When it comes to work, and the reasons for it, the [Spunge] song 'Jump on Demand' usually comes to mind for me:
"I'm not the kind of guy who likes to go to work,
It's just I need the money.
I don't know why you find that so funny!"
Because there are lots of positives to work, don't get me wrong. There's the camaraderie, the opportunity to learn new things, the routine, and the life experience. (And the money, don't forget the money.) It's just that I'd sooner be a lady of leisure. :)
2004: I got my very first job when I was 16, when I started as a kitchen help at St. Joseph's private hospital. Friday evenings after school, and Saturdays 9am - 2pm. In 2005 I took on an extra shift on Sunday mornings, cleaning on the wards, and then later that year I decided to remove myself from the UCAS process because I was full of existential teenage angst. Not having thought the move through I ended up working at the hospital pretty much full time after leaving sixth form as a member of bank staff, rotating through the roles of kitchen help, ward cleaner, ward hostess (the people who take the food trolley round), hospice cleaner, and canteen girl (operating the till, oh yeah).
Even though it was pretty much just never ending washing up or toilet scrubbing, depending on the rota, I got on well with everyone and I have really fond memories of my time there. I learned lots about food hygiene and the whole thing was a huge help in overcoming my crippling shyness. Plus I was on pretty good money for my age, which is always a bonus.
2007: So, I liked the hospital but I really didn't want to be scrubbing suspicious stains off someone else's toilets forever. I reapplied for university and went off to read history at the University of Cambridge, an institution stuck in another time if not another universe. Students may not be in paid employment for more than ten hours a week because, well, you should be rich enough not to need to, I guess. I worked back at the hospital during the holidays and volunteered with Linkline, the student nightline, during term time. That mostly involved freezing to death in a grotty office, listening to the regulars ramble. I learned that one day, if I wanted it bad enough, my hand would turn aquamarine blue through the power of thought. That day has yet to come to pass...
2010: When I left university I wasn't at all sure what I wanted to do. Youth work seemed as good an idea as any. I started volunteering with a youth charity; that turned into a work placement, which turned into a full time job - just as I was about to start a temp position with Primark. (I still got paid for their induction training though, so it was a win-win.) The kids were great, and it was really rewarding, but the rest became a bit of a nightmare and I wanted out. I was volunteering every Tuesday evening with the CCYP, my local youth centre, and Vintage Vision, a really cool little business, on the weekends so I figured that was covering my work experience. I was going back to college!
2011: Initially I was going to do a MA in regional history, and that turned into starting a PhD on the Georgian gentry. For money I did a bit of undergraduate lecturing which was awesome and terrifying, and also became a dinner lady at Woodlands Primary School. I learned there that you should never suggest little kids try something they don't like (carrots, in this particular case). They have a bewildering habit of bursting into tears.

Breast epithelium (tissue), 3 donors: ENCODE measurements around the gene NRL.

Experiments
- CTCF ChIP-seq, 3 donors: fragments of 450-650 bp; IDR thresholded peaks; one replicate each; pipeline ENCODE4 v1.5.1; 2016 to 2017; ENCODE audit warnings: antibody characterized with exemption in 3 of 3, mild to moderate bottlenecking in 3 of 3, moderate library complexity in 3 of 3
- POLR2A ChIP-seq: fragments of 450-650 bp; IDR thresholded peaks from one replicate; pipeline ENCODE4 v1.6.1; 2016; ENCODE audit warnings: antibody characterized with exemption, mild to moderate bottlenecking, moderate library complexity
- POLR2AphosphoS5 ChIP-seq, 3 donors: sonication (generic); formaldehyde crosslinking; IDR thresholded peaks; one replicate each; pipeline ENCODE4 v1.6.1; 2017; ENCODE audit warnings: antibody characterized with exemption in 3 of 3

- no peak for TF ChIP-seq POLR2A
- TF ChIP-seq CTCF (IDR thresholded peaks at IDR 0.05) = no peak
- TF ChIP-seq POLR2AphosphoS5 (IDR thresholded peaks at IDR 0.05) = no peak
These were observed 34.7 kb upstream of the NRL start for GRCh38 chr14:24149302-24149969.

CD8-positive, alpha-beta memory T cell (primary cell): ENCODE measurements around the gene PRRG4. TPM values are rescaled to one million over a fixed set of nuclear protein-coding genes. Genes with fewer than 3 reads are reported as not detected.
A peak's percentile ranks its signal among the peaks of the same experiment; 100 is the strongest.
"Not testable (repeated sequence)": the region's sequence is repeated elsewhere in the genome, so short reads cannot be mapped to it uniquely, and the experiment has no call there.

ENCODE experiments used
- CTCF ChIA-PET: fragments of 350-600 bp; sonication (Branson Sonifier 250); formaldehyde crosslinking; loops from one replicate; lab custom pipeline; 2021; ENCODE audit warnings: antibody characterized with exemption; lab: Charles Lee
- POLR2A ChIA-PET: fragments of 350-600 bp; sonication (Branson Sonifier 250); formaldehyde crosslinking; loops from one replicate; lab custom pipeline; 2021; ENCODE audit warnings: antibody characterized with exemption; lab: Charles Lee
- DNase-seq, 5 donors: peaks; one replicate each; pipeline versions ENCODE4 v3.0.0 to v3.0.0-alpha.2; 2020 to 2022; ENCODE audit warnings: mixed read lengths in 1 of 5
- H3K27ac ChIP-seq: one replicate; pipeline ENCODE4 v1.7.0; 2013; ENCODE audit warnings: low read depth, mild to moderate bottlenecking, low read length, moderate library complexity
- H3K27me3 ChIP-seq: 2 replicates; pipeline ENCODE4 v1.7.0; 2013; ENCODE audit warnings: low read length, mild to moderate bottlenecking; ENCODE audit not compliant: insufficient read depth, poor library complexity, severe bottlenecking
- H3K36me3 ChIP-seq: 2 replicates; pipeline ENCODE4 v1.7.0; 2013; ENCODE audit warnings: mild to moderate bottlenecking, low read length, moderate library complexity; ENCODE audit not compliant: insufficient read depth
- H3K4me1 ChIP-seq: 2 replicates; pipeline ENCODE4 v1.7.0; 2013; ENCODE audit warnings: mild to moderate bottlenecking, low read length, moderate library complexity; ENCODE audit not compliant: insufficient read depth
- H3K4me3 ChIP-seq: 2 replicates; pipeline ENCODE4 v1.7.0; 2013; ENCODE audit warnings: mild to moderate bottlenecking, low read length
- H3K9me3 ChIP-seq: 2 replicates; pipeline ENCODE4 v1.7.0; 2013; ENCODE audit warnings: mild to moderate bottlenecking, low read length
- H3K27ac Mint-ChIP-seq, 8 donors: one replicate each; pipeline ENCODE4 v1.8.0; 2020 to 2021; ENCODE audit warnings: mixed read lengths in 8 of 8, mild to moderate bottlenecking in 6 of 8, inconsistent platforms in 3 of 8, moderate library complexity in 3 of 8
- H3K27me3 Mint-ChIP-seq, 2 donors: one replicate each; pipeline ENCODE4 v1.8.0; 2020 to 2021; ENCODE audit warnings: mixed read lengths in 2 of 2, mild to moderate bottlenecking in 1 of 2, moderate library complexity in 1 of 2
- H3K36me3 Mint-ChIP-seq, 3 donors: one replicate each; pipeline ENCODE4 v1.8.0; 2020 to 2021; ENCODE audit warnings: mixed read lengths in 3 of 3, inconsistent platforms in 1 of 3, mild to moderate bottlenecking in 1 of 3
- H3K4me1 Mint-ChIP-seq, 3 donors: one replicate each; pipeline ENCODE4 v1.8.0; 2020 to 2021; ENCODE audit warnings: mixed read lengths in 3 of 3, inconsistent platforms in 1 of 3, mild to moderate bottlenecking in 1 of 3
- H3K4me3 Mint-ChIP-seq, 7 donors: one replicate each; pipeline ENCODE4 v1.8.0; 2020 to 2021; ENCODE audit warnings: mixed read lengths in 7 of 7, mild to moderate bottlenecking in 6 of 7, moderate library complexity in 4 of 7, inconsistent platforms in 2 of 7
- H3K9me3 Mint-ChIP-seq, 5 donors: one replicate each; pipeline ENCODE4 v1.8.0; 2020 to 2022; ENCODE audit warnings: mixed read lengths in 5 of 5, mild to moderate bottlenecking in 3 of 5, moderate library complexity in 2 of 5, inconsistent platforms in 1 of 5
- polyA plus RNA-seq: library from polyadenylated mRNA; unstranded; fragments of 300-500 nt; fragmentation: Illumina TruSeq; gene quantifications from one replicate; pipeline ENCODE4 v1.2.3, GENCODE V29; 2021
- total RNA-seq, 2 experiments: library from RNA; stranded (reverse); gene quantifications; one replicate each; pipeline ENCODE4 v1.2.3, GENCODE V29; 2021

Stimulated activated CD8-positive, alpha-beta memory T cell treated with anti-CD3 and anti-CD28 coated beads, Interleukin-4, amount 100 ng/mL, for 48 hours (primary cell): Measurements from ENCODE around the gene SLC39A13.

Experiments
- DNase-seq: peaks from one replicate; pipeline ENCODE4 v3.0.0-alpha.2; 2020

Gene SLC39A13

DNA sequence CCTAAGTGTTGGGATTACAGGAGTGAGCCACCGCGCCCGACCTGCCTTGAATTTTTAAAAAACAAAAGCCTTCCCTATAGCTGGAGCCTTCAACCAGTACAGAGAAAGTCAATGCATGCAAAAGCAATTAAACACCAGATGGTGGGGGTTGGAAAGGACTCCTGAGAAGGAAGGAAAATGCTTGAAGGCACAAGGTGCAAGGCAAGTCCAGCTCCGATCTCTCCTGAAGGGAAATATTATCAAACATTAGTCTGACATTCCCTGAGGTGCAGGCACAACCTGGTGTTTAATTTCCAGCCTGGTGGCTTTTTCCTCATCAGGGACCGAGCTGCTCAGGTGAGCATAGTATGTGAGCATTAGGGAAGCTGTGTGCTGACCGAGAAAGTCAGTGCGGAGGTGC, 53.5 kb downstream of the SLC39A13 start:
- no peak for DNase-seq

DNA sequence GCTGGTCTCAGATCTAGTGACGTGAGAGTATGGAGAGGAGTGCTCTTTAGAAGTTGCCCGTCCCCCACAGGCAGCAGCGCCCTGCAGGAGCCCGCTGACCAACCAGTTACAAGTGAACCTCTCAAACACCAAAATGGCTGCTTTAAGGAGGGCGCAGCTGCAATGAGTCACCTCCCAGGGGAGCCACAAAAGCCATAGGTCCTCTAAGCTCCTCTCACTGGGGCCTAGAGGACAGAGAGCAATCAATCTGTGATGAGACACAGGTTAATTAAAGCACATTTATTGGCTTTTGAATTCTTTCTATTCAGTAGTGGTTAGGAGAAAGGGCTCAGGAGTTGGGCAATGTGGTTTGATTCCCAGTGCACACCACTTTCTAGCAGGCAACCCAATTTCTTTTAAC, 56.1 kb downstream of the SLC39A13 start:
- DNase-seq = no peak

2012: After a short stint at the school, I bagged a great job at Journeys, a depression support charity based in Cardiff. I loved it there and wouldn't have left if it weren't for the timing - I had put my name down as a Labour Party candidate in the then upcoming local government elections, thinking it would look good on my CV. Much to my surprise I topped the ballot in my ward and was duly elected. At first I intended to keep my job on but it soon became apparent that I'd bitten off more than I could chew. What with one job, and the other, and the commuting between the two, I had no time to study, let alone get my head together.
2014: I finished at Journeys after a few months but, looking back, the damage had already been done. I had a bit of a breakdown and it's only on the other side I can see that I just wasn't coping with anything. I eventually dropped out of my postgrad course which was just about the hardest thing I've ever had to do - I felt like it meant I was a quitter, a failure - and really scaled back my volunteer work.
But the reduced stress had an almost immediate effect. I fell pregnant with Marianna.
2015: Marianna was born on New Year's Day 2015, and I went back to work at the beginning of March. It had been a tough pregnancy so it was nice to be able to function normally again, without having to keep nipping out of meetings to go and be sick somewhere! It was more than enough to be a backbench councillor but I did start to branch out a little into new areas; for example I joined the Gwent Police and Crime Panel, the body which scrutinises the Police and Crime Commissioner, and I set up my very own parenting and lifestyle blog. (You're reading it right now!)
2016: The downside of working as an elected official is that to keep your job, you need to get re-elected! The next Welsh council elections are in 2017, so it is quite a worrying time right now because, obviously, if the public don't want me back I'm going to need to find another job very quickly. This is the main reason I have been working so hard on the blog in my spare time, in the hope it will be able to tide us over if the worst comes to worst.
On the positive side, I was appointed Deputy Mayor this year which has been a real privilege, and if I do get re-elected, next year I will be the Mayor of Torfaen. It would be such an amazing experience, and something I really hope Marianna would be proud of me for. Fingers crossed, I guess!